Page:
Frequently Asked Questions
Access to and a basic knowledge of spreadsheet software (e.g., Excel, Google sheets) is required to use the worksheets. For those who have used spreadsheet software but are not very comfortable with it, it may be useful to review how to use the SUM function, how to write basic addition and division formulas, how to copy and paste information, and how to link information between cells. Some basic math skills are also helpful for understanding the results of the analysis in Step 5. For those who do not have recent experience with calculating total cost, average cost, net income, or rate of return, it may be useful to review chapter 2 of the User’s Guide.
If the products are the result of the same productive activities, then the Summary worksheet can be modified to calculate the cost of raw material, for example the harvesting of logs, as well as a primary product, such as boards. To analyze products as different as Brazil nuts and logs, for example, one copy of the worksheets would need to be used for Brazil nuts and another copy would be used for logs. However, edition 3 (available in 2017) will provide guidance on how to analyze different products and/or services in the same set of worksheets.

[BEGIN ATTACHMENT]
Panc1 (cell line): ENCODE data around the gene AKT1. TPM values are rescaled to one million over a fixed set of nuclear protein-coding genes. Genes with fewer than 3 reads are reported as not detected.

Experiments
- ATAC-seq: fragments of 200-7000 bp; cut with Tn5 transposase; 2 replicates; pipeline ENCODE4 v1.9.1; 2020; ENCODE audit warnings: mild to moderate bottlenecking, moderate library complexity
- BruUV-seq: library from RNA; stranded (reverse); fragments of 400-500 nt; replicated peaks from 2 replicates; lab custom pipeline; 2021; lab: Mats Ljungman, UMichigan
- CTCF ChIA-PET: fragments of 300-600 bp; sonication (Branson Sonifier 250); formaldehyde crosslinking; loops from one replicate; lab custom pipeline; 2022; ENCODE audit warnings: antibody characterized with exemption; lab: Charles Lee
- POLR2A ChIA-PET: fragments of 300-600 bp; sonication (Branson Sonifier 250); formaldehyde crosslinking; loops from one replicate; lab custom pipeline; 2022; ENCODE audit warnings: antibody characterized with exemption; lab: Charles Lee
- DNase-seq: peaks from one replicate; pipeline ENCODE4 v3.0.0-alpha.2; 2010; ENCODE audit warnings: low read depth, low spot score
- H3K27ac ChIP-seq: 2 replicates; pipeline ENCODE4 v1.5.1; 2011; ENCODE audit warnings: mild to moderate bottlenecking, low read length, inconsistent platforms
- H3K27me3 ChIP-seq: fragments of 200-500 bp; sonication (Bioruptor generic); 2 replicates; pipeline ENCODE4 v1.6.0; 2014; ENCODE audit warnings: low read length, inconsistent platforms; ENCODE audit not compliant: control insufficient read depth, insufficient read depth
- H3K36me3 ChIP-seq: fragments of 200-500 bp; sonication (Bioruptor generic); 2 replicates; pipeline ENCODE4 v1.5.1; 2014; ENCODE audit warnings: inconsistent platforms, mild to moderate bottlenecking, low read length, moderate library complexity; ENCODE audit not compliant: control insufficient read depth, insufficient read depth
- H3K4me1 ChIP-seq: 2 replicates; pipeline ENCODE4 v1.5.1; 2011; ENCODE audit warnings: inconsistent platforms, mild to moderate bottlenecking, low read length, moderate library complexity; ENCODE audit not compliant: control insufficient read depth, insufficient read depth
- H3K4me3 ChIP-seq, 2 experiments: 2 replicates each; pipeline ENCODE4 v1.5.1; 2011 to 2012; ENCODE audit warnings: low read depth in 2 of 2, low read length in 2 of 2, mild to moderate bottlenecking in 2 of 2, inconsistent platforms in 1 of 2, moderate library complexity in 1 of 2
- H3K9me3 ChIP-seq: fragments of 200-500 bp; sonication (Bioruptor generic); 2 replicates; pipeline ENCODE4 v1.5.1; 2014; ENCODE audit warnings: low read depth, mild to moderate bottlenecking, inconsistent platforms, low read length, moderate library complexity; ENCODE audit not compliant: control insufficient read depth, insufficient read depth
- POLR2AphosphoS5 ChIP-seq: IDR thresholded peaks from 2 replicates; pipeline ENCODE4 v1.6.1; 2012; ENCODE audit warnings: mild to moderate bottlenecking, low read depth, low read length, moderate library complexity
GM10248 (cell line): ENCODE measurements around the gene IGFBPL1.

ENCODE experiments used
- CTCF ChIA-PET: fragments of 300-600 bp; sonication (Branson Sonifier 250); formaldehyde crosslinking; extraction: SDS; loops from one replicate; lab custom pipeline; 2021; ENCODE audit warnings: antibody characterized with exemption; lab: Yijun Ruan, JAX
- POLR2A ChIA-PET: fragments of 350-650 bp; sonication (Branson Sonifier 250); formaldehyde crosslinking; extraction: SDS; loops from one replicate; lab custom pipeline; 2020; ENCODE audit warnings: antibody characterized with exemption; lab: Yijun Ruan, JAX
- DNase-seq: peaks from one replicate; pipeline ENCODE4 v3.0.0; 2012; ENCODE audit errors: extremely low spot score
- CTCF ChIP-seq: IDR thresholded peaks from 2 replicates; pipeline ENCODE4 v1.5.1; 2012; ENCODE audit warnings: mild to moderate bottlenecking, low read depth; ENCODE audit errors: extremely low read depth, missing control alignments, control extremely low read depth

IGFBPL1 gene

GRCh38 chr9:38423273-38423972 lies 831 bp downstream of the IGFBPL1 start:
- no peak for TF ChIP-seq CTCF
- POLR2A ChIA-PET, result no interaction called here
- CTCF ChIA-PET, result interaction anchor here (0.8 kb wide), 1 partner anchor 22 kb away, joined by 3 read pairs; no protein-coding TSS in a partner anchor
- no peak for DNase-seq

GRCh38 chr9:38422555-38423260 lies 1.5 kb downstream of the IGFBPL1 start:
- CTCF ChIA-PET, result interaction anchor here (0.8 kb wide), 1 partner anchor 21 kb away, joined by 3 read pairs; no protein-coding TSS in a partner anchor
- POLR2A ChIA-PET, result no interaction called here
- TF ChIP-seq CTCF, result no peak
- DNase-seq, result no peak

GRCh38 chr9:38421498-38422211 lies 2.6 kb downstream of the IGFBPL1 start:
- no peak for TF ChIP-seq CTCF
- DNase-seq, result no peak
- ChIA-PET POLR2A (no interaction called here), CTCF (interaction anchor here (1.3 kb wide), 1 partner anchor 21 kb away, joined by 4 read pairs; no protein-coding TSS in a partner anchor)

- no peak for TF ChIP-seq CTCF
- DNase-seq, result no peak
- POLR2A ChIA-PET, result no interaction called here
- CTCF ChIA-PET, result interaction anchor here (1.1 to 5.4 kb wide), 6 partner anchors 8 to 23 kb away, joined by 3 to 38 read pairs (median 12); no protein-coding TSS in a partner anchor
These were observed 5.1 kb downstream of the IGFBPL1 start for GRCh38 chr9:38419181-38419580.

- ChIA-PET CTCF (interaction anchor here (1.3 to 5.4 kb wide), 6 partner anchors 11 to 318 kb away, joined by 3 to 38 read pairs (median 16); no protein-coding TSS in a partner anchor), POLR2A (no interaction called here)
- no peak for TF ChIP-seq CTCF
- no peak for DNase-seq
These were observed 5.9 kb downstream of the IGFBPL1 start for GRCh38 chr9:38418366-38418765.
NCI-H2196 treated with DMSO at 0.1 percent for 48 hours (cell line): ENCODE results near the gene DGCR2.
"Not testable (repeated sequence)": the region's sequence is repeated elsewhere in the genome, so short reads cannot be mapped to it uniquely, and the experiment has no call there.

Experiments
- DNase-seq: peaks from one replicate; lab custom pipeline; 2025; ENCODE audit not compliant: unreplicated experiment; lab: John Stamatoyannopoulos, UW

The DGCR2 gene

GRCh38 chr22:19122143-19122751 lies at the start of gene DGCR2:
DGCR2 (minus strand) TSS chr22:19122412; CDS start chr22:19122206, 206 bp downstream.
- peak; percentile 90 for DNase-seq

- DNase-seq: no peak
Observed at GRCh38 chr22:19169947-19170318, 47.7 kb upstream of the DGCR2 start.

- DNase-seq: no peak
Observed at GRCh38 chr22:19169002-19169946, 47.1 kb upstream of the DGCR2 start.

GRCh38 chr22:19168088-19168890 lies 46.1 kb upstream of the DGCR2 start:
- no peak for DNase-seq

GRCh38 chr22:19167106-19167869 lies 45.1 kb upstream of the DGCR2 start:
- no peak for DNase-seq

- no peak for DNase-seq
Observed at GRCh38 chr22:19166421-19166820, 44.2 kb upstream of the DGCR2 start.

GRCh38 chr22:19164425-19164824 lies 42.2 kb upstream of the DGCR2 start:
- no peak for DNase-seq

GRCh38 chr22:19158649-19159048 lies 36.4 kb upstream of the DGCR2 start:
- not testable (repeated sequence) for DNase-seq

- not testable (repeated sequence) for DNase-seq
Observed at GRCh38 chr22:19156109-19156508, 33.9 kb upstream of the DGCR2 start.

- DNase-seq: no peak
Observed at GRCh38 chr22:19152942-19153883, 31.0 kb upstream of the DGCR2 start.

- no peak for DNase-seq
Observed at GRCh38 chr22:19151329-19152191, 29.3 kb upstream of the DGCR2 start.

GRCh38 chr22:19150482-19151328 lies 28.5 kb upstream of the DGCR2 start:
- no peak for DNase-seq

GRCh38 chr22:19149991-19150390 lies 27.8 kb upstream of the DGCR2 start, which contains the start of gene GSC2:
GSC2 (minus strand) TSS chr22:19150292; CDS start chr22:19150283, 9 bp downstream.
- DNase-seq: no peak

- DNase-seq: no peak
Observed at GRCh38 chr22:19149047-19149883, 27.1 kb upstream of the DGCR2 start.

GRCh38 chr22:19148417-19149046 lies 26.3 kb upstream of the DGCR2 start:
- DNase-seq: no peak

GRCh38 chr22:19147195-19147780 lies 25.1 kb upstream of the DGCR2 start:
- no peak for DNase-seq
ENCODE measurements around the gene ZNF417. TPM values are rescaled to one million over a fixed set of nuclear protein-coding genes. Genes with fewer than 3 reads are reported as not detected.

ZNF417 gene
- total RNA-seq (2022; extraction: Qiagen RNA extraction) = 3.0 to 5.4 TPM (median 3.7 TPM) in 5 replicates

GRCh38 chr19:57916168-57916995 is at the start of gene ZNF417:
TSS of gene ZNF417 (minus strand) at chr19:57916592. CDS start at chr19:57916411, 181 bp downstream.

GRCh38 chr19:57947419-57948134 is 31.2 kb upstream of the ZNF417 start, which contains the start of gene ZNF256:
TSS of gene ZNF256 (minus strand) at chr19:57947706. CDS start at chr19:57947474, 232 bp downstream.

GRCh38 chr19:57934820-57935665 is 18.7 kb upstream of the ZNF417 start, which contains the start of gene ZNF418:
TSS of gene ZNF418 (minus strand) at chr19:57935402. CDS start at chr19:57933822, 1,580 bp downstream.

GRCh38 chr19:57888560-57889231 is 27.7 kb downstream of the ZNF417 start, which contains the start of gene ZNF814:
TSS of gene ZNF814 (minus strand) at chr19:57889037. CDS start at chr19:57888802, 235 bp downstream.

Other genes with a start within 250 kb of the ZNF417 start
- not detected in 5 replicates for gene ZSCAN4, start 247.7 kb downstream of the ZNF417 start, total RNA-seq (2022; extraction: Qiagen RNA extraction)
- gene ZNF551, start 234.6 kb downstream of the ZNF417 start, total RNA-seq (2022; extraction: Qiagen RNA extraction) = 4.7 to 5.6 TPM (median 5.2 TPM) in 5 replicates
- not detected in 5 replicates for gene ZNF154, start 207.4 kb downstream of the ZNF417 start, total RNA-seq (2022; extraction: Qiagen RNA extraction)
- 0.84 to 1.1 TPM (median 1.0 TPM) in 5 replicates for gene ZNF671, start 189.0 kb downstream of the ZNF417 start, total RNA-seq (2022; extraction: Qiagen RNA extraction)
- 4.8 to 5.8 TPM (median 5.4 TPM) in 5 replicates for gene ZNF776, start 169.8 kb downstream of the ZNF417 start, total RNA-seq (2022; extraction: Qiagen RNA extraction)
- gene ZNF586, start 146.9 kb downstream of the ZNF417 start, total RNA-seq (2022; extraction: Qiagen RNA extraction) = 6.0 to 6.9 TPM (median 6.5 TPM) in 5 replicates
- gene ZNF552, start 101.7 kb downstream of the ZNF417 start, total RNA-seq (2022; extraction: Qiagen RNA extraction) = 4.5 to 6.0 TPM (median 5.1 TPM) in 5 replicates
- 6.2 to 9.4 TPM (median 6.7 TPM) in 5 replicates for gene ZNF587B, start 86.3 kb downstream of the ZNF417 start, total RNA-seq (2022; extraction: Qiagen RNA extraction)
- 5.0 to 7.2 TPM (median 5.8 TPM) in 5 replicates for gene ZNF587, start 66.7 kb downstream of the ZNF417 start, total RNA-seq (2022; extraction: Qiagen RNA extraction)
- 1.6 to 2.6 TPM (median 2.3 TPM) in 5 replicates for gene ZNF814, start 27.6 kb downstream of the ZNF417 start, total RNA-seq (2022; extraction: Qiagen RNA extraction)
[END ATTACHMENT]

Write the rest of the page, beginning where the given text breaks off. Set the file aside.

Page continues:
Green Value is primarily to help with decision-making, it is not an accounting tool. The recommendations for organizing cost information and for depreciating machinery and equipment will vary from accounting guidelines. However, it is recommended that users look at how the accounting system and/or the Green Value worksheets can be modified to make using the same information in both systems easier.
The authors like the flexibility that leaving Green Value in spreadsheet software provides users. The two main advantages of this are: (1) the worksheets can be modified by users to work better for specific initiatives; and (2) users can click on a cell to see or modify formulas or links as needed.
Green Value is for financial analysis of one initiative for one productive period. Economic analyses often include longer time horizons, positive and negative externalities, and non-market values, and usually takes into account opportunity costs related to other productive activities.